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UNLV stagnant in 38-13 loss to No. 16 Boise State

Updated October 6, 2019 - 12:29 am

UNLV changed quarterbacks during the week, but the Rebels are still trying to figure out how to get their offense moving.

Quarterback Kenyon Oblad struggled to get into an early rhythm Saturday night, and the Rebels went on to lose 38-13 to No. 16 Boise State at Sam Boyd Stadium.

The loss was the fourth straight for the Rebels (1-4, 0-2 Mountain West). They play at Vanderbilt next Saturday.

Boise State improved to 5-0 and 2-0 in the conference.

Here are three takeaways from the loss:

1. The problems go beyond quarterback.

Oblad, playing in place of usual starter Armani Rogers (sprained knee), looked overwhelmed at times. By halftime, he had completed just 5 of 17 passes for 32 yards, and the Rebels were outgained 339 yards to 111. He played better in the second half and finished 24 of 55 for 262 yards and two touchdowns.

“I could be a lot better,” Oblad said. “It was good to be out there for my first start and see how it is playing a whole game.

“In the second half, I settled down and got more comfortable.”

The knock on Rogers has been his accuracy, especially with passes downfield. But at least Rogers could make plays with his feet, and coach Tony Sanchez said he might play both quarterbacks to take advantage of their different strengths. Rogers, Sanchez said, is at about 65 or 70 percent in his recovery.

“I’m tired of us losing, so however we want to win, let’s get it done,” Oblad said of possibly sharing snaps.

Both quarterbacks have had difficulty with receivers who have problems creating separation, and the occasional dropped pass has done nothing to help matters.

Because opponents don’t fear the passing game, they have been able to shut down UNLV’s run game, which has gone missing since the second quarter of the Sept. 14 game at Northwestern.

The offensive line also has disappointed. Coaches shuffled starters during the week, but against Boise State, those changes felt like the old line about shuffling deck chairs on the Titanic. Sanchez, though, said he thought the changes helped the line hold up against a quality Boise State defensive front.

The effect of the change in offensive coordinators can’t be overlooked. The Rebels’ offense had an identity under Barney Cotton, who had to step aside in July because he needs a heart transplant. UNLV hasn’t found one under Garin Justice.

“There are some hard conversations we’re going to have to have in the staff room about some of the things we’re going to do, and we’re going to do some things a little differently,” Sanchez said. “We have a lot of returning guys. I know there’s a lot on Garin’s plate, and I’ve got to help with that. The transition there was definitely tough, and I think you’re starting to see in these tough games down the stretch, figuring things out offensively, that change definitely hurt a little bit. But I know we can come back and fix it.”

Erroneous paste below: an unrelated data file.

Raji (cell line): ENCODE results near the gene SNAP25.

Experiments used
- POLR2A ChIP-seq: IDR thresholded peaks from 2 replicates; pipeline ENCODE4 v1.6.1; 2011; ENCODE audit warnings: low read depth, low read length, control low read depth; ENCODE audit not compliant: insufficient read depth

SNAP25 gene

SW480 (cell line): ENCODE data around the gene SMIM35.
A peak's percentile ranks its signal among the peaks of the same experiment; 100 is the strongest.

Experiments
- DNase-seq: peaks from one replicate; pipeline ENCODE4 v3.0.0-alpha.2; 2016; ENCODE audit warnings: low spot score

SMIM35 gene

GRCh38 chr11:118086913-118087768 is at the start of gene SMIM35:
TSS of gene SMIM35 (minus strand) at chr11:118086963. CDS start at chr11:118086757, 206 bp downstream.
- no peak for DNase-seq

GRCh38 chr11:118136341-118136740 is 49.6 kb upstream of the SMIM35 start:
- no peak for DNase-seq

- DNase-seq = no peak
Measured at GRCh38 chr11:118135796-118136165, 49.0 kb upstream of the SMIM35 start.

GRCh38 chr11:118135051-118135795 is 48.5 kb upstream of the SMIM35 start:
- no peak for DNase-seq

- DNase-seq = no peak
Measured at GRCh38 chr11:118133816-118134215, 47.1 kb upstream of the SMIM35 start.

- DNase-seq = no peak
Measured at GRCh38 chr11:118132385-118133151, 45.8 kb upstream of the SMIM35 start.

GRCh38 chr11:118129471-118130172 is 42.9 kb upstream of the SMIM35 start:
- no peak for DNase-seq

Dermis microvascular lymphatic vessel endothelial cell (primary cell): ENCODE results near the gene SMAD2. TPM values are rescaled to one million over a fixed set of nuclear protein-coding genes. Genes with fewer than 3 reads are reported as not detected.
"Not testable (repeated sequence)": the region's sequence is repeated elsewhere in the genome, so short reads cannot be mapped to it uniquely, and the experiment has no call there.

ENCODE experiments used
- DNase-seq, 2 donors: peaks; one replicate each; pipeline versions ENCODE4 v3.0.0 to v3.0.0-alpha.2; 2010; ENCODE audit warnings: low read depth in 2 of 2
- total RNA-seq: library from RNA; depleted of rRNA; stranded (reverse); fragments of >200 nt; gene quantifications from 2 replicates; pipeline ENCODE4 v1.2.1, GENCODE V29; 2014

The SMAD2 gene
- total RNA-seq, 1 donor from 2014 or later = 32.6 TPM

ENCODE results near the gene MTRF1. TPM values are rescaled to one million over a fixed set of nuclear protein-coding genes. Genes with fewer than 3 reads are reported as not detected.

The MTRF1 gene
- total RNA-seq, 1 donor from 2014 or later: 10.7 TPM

2. The countdown continues.

UNLV is inching closer to seven losses and a losing season. With what remains a demanding schedule, the Rebels will reach that number soon barring some sort of startling turnaround.

That means the talk about Sanchez’s future will only intensify, especially since athletic director Desiree Reed-Francois made clear after last season that she expected bowl eligibility. He already was asked about his future at Thursday’s ribbon-cutting ceremony for the Fertitta Football Complex, and the topic has hung over the entire season.

UNLV’s players have heard the speculation, but they have played hard. Still, how such talk affects them will help determine how well they play in the second half of the season.

3. The Las Vegas Bowl will miss Boise State.

About 8,000 Broncos fans attended the game, making Sam Boyd Stadium busier than usual.

Boise State fans have done a good job of supporting the Las Vegas Bowl over the years, too, but the Broncos might have played in their final one. They last appeared two years ago, defeating Oregon 38-28.

Boise State is the top Group of Five school at this point to make a New Year’s Six bowl this season, which would keep the Broncos out of Las Vegas even if they win the Mountain West title. And this year’s Las Vegas Bowl is the final one involving a Mountain West team.

The bowl moves to Allegiant Stadium next year and will match a Pac-12 Conference team against one from the Big Ten or Southeastern conferences.

More Rebels: Follow at reviewjournal.com/Rebels and @RJ_Sports on Twitter.

Contact reporter Mark Anderson at manderson@reviewjournal.com. Follow @markanderson65 on Twitter.

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